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Tim Genewein

Information-optimal hierarchies for inference and decision-making

London, UK

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Genewein T (2016) Information-theoretic bounded rationality in perception-action systems. ICRA 2016 workshop on task-driven perceptual representations: sensing, planning and control under resource constraints, Stockholm.

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I was given the opportunity to present my work on information-theoretic bounded rationality in perception-action systems with a talk at the workshop on task-driven perceptual representations: sensing, planning and control under resource constraints at ICRA 2016 in Stockholm . In the talk I presented the information-theoretic framework for bounded rationality that trades off large expected utility against low information processing cost (see the Research pages for more information or alternatively this paper).

The central idea of the optimality principle is that any change in behavior incurs computation and in an agent with limited computational capacity this computation is costly. The cost of computation should thus be traded off against achieving a high expected utility. Interestingly, the resulting principle is identical to the rate distortion problem (the information-theoretic framework for lossy compression) and has strong formal ties to free energy minimization in thermodynamics. The problem in lossy compression is essentially the same as when forming abstractions: relevant information must be separated from irrelevant information (noise). The rate distortion principle for bounded rational decision-making has a parameter that governs the trade off between utility and information processing cost and one result (see here) is that changing this parameter leads to the emergence of natural levels of abstraction.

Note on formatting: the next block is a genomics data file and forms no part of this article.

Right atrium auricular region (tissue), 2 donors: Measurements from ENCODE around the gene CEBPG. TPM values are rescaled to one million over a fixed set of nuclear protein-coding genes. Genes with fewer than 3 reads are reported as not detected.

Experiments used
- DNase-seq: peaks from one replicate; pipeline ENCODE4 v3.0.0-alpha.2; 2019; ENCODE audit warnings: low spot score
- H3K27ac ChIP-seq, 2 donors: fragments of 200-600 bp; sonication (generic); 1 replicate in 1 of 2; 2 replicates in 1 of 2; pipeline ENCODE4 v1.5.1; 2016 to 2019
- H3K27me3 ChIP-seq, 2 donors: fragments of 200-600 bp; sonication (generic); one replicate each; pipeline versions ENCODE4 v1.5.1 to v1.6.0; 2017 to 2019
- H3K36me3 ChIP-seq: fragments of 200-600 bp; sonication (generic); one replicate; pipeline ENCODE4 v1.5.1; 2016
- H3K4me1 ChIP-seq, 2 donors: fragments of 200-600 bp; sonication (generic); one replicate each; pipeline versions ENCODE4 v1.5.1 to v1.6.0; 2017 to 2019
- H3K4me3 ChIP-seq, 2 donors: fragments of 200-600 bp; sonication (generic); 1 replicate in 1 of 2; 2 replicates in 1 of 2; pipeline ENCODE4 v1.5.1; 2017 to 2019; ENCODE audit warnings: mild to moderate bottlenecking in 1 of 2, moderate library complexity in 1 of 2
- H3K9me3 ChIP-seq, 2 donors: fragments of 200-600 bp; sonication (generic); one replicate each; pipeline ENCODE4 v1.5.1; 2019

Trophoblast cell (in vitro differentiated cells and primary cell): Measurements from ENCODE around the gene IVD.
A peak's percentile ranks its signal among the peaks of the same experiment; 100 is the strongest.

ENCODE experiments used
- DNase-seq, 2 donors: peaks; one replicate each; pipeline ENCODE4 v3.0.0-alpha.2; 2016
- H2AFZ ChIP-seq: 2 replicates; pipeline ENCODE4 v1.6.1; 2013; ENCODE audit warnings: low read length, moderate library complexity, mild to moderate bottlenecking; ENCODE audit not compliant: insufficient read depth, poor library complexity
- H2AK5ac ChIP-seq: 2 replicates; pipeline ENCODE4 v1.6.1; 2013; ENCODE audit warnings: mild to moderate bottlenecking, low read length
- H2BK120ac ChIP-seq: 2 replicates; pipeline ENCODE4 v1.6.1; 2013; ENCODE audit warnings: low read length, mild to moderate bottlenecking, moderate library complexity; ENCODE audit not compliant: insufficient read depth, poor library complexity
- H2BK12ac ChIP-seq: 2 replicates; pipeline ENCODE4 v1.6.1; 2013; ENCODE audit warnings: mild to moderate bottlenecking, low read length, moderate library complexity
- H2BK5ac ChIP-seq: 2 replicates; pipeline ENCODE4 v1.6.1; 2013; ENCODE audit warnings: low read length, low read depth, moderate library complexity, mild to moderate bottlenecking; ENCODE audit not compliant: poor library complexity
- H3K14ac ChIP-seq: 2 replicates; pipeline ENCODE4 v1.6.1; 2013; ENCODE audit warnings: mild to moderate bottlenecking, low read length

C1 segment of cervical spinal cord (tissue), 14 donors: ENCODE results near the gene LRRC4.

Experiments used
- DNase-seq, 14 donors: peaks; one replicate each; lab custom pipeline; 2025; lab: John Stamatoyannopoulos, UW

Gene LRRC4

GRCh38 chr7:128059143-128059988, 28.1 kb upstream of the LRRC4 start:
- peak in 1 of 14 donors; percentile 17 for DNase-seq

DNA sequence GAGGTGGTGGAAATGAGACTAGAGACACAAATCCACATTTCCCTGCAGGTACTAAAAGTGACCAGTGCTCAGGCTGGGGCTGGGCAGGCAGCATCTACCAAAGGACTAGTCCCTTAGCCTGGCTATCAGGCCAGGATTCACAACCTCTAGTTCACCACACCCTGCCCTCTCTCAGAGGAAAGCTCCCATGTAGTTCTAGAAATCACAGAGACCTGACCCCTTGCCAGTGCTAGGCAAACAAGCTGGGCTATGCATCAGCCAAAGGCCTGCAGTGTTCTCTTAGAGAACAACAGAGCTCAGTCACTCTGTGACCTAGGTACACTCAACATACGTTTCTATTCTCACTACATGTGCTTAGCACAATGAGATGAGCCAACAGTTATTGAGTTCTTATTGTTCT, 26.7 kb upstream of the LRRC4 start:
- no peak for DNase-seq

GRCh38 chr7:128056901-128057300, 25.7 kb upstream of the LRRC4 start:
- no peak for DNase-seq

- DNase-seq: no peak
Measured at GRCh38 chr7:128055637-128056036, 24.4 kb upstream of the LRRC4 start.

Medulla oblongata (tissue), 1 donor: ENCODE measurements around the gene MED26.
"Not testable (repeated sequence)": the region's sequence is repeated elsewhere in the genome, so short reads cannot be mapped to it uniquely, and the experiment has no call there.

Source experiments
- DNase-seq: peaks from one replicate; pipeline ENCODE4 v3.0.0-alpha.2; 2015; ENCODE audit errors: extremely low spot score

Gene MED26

In the second part of the talk, the information-theoretic principle for bounded rationality is applied to a two-stage perception-action system. In short, the system has two computational stages that are subject to limited computational resources: a perceptual stage that takes a world-state and transforms it into an (internal) percept and an action-stage that computes optimal actions in response to the world-state, based only on the percept. Classically, perception is often treated as an inference problem and correspondingly the goal of perception is to represent the (latent) world-state as faithfully as possible, meaning that the world-state can be predicted well from the percept. Importantly, the inference-problem is decoupled from the action-part of the system.
The consequent application of the information-theoretic principle requires to trade off gains in utility against the cost that the computation on both stages (perception and action) incurs. Solutions to the resulting optimality principle for perception and action under limited computational resources lead to a tight coupling between perception and action, suggesting that the goal of bounded-optimal perception is to extract the most relevant information for acting which does not necessarily imply that the true world-state can be predicted well from the percept. For instance, consider a case where the world-state carries a lot of information that is completely irrelevant for acting: if the perceptual stage has limited computational resources, then its goal should be to extract the relevant information for acting rather than capturing a lot of the irrelevant information. This naturally couples perception and action. See more on this in our publication, including an intuitive, illustrative example.